I so wanted to like this book. I so wanted this book to be magical. I so wanted this book to transform me. Alas.
GIrls Made of Snow and Glass is a retelling of the Snow White fairy tale. It is cleverly done, with all the characters in place, but with many dimensions to and insights of the characters.
And that's where the story lost me. The story has many words dedicated to the internal beliefs, the internal turmoil, the internal confusion of the two main characters and their limiting beliefs that I read probably three times my already fast clip just to get through yet another sob story about how one can't be loved and the other doesn't want to be her dead mother. We see the agony of the inner turmoil through the actions of the secondary characters, the fears of a father who has lost his wife, the greed of a powerful man who has lost his health, the desire for home and family of a young woman who lost both too young, the yearning to understand of a construct thrust into life and allowed the freedom to grow. Not the two main characters though, we're forced to endure every little "I can't be loved," "My father is cruel, but I can't break free of him," "My father is loving, but I need to breathe," "He's perfect, perfect eyes, perfect teeth, perfect hair." No wait, that last one was the crap Twilight series.
Much of the growth of the characters happens suddenly, just at the right time needed to yield a happy ending. I read too many happy endings. I'm glad for this one, yay happy ending when I need something uplifting, though I'm more likely to move to a technical book next. This one was too much angst. It's a fan rating.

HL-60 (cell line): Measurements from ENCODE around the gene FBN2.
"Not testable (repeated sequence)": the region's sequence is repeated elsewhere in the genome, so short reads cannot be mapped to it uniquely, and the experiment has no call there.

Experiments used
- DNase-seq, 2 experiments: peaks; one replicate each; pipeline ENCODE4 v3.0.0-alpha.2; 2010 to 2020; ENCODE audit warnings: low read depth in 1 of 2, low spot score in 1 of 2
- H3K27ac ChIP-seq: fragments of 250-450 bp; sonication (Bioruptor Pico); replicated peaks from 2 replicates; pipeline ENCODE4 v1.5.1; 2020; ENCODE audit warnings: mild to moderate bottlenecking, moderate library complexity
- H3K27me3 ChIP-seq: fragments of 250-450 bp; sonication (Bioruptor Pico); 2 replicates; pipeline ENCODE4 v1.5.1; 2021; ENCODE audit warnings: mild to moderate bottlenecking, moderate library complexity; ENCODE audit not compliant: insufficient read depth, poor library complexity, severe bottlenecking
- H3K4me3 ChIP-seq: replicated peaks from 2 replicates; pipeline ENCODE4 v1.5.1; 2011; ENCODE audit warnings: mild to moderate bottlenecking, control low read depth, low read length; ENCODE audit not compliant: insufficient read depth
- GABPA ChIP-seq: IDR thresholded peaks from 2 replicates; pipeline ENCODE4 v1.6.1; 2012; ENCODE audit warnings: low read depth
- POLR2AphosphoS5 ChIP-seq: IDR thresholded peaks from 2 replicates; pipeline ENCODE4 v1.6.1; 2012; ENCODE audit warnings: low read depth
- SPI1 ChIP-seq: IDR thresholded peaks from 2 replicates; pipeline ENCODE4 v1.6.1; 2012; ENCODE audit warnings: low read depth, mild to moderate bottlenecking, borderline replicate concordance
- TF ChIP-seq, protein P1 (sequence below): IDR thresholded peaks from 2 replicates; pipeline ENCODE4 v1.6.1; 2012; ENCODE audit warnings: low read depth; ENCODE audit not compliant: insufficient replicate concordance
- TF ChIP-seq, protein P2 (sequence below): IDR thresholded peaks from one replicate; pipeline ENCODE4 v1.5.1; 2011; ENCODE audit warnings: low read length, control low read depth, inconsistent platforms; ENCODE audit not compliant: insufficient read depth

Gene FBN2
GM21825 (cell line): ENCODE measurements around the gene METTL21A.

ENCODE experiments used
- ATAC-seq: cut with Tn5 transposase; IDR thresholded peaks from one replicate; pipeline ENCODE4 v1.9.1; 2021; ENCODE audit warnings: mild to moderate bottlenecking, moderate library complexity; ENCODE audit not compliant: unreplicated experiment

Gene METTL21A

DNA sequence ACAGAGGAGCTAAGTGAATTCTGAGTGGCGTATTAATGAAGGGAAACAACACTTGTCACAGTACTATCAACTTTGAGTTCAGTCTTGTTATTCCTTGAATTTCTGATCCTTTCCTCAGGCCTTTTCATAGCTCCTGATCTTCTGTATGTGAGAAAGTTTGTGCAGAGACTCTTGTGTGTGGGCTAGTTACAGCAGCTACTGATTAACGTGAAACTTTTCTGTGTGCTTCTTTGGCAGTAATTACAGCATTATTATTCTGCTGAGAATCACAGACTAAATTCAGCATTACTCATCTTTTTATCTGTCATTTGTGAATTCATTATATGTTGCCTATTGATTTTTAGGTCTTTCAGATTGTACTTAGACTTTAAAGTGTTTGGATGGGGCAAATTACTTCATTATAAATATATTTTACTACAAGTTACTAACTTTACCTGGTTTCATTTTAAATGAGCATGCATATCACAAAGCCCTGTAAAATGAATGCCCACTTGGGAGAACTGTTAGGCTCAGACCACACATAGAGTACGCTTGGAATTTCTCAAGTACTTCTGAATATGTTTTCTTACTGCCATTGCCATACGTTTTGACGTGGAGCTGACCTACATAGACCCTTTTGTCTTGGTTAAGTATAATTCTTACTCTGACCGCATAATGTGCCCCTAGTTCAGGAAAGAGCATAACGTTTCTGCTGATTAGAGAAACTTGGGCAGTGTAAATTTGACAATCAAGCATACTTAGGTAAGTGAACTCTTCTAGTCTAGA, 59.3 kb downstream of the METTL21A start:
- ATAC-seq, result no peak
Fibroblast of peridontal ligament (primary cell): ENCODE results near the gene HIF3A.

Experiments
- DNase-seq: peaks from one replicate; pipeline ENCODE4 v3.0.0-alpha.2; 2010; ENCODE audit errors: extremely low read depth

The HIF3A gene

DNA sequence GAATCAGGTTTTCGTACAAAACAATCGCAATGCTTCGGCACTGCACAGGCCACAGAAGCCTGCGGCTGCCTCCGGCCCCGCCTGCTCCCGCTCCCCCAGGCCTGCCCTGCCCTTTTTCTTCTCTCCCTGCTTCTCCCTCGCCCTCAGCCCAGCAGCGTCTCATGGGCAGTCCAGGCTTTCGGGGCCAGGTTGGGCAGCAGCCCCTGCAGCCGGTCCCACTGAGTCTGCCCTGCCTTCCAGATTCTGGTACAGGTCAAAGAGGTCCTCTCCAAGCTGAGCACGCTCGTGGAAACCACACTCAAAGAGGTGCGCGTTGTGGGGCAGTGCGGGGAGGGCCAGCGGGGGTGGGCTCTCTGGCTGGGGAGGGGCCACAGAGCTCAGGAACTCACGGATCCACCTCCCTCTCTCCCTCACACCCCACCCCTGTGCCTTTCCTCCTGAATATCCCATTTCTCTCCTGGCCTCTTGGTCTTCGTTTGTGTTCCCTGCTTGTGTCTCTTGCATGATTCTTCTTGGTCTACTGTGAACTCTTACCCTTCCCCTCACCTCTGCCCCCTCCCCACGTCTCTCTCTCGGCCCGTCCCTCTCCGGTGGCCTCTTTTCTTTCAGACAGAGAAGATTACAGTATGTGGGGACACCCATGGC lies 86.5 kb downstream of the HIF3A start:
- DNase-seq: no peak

They loved her mother, and Lynet looked like her mother, so they thought that they loved her, too.
“You’ve left me behind,” Mina said softly after Lynet had lapsed into silent thought for too long. “Where did you go?”
Lynet kept her head down. It was easier to talk about it when she wasn’t looking at anyone else—or at herself.
But that’s what I am, she thought. That’s what I’ll always be.
“There’s nothing you can do about it, nothing you can change, so what’s the point in knowing the truth? Why would I tell you, except to hurt you?”
People aren’t rational when it comes to affairs of the heart.
“Because I love the winter, too. The world here is frozen, and so it never changes, and so it is always what I expect it to be. There’s a comfort in that.”
How can I make him happy again? she asked herself, but the reply was merciless: He doesn’t want to be happy.
“I wish I knew how to make you happy without forgetting who I am,” she said, choking on the words. “But … I still love you, and … and I wanted to say good-bye.”
It was only the dead mothers who were perfect—the living ones were messy and unpredictable.
Who might she have become if her mother had never left, or if her father had been a loving man?